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The Orissa High Court has observed that it is “too broad a generalization” to hold that a woman would never speak which will be detrimental to her character and estimation. Therefore, in rape cases, the rule that version of the prosecutrix need no corroboration cannot be taken as a ‘rigid formula’ in adjudication of every single case.

While allowing an appeal against conviction for rape, a Single Judge Bench of Justice Sashikanta Mishra held:

“Learned Court below has also considered the theoretical possibility that a woman ordinarily would not like to speak about something affecting her character and estimation. While the above may be a plausible presumption of the conduct of a woman subjected to rape the same would be too broad a generalization to be accepted in every case as a rigid formula.”

Prosecution Case

On 13th July, 2012 when the victim, who was then a minor girl aged about 13 years, was preparing to go to School in the morning, the accused came to her house and informed that he had been instructed by Naxals to call her to the forest. When the victim enquired about the reason, she was told that the Naxals would cut her throat if she did not obey. Therefore, she accompanied the accused to the nearby forest at the end of the village out of fear.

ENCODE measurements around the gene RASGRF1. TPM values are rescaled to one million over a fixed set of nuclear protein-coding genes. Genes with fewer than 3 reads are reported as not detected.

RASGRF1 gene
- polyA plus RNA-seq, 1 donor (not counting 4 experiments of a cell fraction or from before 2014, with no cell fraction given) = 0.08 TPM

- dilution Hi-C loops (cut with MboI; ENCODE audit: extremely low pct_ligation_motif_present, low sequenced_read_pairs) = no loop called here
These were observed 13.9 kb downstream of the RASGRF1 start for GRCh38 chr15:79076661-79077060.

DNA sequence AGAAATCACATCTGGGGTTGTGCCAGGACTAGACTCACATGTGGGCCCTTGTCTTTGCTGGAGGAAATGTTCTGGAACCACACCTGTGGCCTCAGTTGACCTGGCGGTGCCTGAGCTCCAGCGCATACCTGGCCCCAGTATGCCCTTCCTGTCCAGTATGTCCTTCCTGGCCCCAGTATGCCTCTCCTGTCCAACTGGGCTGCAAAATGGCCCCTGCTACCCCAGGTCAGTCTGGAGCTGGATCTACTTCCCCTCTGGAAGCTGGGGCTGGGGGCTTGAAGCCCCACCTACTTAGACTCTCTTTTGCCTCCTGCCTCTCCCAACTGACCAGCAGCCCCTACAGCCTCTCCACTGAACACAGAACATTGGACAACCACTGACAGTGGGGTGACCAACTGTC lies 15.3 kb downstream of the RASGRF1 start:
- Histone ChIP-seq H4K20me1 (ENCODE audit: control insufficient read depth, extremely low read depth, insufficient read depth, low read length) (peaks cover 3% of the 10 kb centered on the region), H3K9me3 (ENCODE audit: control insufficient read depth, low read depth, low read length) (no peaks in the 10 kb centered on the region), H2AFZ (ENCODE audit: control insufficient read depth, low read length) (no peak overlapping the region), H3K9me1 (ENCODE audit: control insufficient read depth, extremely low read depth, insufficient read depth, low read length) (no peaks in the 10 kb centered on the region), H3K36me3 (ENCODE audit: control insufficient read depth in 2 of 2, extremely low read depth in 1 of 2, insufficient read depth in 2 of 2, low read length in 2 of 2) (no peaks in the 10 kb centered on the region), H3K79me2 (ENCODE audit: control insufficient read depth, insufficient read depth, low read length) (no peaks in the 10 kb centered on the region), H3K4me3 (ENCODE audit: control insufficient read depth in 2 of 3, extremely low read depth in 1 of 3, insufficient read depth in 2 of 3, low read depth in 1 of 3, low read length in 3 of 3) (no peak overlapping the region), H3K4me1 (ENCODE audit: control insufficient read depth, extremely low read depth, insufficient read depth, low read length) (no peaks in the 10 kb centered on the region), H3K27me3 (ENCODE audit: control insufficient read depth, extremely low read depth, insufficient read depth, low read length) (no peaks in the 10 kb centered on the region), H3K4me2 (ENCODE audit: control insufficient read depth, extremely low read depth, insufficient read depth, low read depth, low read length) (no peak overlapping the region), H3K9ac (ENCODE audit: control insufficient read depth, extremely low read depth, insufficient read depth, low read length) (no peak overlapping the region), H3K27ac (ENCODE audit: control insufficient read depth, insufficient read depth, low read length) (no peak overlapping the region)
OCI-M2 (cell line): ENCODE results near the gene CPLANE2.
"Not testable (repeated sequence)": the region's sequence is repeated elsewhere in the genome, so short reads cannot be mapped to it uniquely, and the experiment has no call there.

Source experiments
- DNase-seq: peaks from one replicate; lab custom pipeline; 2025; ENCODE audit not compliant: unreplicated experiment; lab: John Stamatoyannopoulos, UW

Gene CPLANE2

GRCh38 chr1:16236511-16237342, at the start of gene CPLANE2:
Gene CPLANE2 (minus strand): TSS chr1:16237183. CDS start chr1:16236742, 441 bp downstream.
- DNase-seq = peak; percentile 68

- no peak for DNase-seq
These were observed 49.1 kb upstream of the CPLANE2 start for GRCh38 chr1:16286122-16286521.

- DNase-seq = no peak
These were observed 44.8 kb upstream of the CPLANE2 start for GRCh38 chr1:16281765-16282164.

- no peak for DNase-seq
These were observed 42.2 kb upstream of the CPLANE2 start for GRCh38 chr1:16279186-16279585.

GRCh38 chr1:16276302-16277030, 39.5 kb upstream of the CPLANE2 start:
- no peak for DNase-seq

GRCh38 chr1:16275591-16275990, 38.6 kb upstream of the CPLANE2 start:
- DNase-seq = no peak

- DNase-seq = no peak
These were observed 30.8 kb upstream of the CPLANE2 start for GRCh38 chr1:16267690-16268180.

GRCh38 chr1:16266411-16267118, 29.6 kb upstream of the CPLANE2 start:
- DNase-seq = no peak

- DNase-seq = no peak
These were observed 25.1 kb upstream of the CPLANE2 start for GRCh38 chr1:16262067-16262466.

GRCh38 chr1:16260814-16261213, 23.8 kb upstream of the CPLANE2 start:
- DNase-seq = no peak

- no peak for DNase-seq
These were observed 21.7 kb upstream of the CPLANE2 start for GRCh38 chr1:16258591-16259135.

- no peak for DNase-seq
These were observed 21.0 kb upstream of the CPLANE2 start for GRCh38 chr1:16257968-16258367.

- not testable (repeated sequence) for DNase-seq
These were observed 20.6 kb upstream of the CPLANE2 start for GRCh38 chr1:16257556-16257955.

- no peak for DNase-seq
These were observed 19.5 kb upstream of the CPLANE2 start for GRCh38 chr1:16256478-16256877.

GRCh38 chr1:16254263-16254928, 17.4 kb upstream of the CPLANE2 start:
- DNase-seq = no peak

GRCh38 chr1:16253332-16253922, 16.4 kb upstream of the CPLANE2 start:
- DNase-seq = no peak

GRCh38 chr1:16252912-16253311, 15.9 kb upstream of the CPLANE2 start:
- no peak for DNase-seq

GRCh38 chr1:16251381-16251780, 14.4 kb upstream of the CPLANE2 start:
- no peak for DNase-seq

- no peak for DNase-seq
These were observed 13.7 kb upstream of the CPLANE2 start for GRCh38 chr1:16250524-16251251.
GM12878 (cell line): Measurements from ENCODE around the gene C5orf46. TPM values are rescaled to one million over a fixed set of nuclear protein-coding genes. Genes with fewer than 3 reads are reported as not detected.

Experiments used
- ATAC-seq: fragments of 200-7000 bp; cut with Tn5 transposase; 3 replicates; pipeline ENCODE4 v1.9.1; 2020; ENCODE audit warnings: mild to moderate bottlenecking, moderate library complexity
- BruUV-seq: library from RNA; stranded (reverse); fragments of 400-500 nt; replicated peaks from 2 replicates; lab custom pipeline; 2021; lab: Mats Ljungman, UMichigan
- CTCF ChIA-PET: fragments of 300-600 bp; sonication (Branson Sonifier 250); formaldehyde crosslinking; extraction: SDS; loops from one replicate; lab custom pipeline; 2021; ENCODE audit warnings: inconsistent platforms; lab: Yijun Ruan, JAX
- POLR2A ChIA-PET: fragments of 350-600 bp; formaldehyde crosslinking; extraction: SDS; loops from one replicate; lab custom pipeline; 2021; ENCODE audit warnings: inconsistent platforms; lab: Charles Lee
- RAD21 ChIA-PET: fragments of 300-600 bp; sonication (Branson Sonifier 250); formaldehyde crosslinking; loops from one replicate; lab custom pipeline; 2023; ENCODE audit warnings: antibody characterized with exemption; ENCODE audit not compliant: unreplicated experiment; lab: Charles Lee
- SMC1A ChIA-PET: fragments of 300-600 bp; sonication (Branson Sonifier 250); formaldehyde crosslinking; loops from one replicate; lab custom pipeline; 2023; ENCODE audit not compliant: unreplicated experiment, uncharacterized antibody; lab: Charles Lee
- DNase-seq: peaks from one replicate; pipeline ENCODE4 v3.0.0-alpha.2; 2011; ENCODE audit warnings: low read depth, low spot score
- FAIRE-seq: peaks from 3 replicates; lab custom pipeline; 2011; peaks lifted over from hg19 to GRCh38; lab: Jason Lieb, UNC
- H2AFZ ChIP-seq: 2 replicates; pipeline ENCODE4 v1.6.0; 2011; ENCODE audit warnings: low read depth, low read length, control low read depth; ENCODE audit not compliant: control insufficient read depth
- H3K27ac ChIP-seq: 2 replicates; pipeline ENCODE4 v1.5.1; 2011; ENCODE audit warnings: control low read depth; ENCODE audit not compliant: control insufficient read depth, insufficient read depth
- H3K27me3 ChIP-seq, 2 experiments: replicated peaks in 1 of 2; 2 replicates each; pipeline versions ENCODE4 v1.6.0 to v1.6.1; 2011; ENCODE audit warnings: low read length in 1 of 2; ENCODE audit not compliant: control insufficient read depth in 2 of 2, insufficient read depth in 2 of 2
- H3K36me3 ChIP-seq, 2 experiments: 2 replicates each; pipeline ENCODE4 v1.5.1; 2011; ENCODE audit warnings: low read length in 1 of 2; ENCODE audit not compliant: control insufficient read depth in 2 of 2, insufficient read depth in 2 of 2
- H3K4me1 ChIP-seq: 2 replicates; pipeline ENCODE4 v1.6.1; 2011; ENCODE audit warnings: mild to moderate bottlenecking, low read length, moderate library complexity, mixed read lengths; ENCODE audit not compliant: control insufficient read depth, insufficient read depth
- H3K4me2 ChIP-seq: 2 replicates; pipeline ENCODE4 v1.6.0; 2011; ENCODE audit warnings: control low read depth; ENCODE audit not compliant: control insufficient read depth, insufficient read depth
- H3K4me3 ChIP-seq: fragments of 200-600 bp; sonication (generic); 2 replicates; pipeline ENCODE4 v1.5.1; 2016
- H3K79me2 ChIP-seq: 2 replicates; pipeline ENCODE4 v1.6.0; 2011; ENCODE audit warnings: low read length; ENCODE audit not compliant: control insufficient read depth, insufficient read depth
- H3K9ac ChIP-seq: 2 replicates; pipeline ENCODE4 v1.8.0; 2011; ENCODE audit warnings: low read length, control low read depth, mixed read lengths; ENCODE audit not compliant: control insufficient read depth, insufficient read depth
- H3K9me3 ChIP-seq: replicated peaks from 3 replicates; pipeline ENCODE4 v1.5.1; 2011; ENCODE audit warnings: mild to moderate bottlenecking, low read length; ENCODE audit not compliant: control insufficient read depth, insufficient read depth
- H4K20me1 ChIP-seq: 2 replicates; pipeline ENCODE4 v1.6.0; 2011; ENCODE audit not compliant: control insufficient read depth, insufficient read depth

There, the accused told the victim that he would save her from the Naxals if she lets him to have sexual intercourse with her. However, she declined and resisted. But it is alleged that the accused put her on the ground forcibly and committed rape. The victim was further threatened that he would cut her throat if she disclosed the occurrence before any person.

On 12th September, 2012 there was a gathering of about 500 people for discussion regarding a letter of threat issued by Naxals to the Sarpanch of the village. In that meeting, the accused admitted to have raped the victim despite her protest. Therefore, the informant lodged a written complaint before the police on the very next day. Upon completion of investigation, charge sheet was submitted under Sections 376/506, IPC, cognizance was taken and the case was committed to the Court of Sessions for trial.